If the number of electrode segments contacted is additively increased from the narrowest taper extent of the plate electrodes to the widest extent of the taper plate electrodes, the attenuation change would be monotonic and vary in a parabolic fashion.
The electrical equivalent of the transducer comprising this invention is two series capacitors with the touch point being at a point between the two capacitors.
In accordance with another aspect of the invention, the capacitive transducer can be employed with at least one other transducer to provide an X-Y position indicator. By positioning the main axis of each transducer toward a central point and in perpendicular relationship, one transducer main axis can represent the X axis and the other transducer main axis can represent the Y axis. A movable conductive piece having a width at least equal to the length of the transducer main axis can be moved about the segmented electrode surface of the transducers and any instantaneous position of the movable piece would be representative of X-Y coordinate points in a cartesian coordinate system.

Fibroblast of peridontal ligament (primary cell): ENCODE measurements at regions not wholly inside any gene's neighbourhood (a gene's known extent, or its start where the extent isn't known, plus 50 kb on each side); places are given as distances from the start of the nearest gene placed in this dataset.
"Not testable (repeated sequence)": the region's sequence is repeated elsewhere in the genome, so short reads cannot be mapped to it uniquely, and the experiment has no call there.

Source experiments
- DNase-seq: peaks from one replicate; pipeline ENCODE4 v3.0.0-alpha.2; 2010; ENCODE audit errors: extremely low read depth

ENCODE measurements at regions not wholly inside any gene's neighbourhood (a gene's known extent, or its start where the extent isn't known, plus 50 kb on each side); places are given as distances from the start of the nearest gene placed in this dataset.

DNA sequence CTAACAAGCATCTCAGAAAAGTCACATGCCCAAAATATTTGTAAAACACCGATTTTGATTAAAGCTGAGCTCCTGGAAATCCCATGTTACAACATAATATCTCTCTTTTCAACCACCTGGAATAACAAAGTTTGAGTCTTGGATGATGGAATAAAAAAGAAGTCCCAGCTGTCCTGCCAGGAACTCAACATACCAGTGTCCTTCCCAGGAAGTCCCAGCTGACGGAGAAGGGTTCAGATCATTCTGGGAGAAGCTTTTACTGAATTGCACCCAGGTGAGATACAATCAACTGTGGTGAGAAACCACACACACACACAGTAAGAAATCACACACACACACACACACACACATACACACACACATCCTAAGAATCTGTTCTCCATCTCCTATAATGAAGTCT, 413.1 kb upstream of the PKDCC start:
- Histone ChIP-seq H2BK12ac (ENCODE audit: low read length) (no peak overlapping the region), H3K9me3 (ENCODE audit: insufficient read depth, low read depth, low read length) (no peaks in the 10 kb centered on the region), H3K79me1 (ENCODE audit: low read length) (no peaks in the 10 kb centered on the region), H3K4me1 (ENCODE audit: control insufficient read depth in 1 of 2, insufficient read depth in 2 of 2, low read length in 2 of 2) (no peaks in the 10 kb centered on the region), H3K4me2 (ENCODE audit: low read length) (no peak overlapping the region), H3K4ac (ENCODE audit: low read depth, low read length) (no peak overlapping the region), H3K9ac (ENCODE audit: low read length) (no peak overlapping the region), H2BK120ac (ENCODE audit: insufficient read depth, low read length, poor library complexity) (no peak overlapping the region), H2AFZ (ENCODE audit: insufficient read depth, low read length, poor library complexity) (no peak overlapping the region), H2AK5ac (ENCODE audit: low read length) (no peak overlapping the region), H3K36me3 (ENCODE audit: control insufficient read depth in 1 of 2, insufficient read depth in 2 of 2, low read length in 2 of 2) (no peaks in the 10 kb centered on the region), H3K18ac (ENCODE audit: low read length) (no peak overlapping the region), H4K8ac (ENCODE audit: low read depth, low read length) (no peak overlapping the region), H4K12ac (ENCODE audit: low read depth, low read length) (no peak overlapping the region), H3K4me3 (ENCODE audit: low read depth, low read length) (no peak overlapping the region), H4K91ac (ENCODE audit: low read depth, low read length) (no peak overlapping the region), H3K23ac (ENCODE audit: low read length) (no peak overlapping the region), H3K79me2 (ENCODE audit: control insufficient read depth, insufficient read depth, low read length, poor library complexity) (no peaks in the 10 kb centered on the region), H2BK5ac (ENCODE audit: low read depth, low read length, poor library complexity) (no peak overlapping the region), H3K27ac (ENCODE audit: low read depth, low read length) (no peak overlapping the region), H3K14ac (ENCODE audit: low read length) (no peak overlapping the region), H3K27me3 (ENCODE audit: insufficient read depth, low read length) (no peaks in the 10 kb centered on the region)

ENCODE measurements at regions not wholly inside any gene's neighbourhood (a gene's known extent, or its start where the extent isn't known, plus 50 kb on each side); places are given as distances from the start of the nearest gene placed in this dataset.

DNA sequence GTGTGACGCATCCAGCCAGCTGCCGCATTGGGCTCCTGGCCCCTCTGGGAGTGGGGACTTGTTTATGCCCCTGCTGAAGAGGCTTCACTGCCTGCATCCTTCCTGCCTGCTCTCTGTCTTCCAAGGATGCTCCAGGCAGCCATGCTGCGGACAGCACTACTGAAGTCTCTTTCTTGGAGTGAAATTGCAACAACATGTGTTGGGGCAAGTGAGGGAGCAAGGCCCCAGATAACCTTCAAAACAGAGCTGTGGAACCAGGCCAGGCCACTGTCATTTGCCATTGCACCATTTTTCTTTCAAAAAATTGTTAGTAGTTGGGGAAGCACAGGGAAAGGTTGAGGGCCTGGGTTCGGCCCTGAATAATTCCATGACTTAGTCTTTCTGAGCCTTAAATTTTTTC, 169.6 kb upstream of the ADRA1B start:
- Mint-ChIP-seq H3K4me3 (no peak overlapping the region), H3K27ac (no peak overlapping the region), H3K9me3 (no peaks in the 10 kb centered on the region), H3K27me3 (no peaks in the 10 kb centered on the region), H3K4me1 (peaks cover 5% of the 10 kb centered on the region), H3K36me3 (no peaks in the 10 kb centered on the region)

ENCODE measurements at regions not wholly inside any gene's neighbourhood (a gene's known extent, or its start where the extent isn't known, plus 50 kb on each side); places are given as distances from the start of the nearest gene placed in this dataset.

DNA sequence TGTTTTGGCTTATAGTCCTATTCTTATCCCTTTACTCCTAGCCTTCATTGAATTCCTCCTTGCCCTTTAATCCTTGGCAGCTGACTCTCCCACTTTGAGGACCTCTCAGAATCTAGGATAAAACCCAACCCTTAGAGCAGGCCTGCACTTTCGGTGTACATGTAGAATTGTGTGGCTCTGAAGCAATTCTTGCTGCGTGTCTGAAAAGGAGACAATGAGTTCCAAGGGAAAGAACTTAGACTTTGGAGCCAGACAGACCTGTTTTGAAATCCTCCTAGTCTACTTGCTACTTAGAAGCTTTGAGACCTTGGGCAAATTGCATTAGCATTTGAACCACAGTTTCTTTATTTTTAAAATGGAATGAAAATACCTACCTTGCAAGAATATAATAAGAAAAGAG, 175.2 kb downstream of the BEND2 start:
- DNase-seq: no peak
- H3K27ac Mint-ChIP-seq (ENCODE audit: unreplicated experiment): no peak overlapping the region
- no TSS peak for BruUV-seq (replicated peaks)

The frequency of the AC signal supplied to each of the transducers can be the same. However, to avoid possible interference capacitive coupling between adjacent transducers, the employment of different frequency sources is preferred.
Other objects and attainments together with a fuller understanding of the invention will become apparent and appreciated by referring to the following description and claims taken in conjunction with the accompanying drawings.
In the drawings:
FIG. 1a is a plan view of the bottom plate electrodes of the transducer;
FIG. 1b, is a plan view of the array of top segmented electrodes of the transducer;
FIG. 1c is a plan view of the assembled transducer;
FIG. 1d, is an exaggerated sectional view of the transducer of FIG. 1c as seen from the plane indicated by the line 1d--1d of FIG. 1c;
FIG. 2, is an electrical equivalent of the transducer shown in FIG. 1c;
FIG. 3a, is a plan view of two capacitive transducers comprising this invention employed in a touch panel configuration to function as an X-Y position indicator;
FIG. 3b is a bottom view of the panel of FIG. 3a;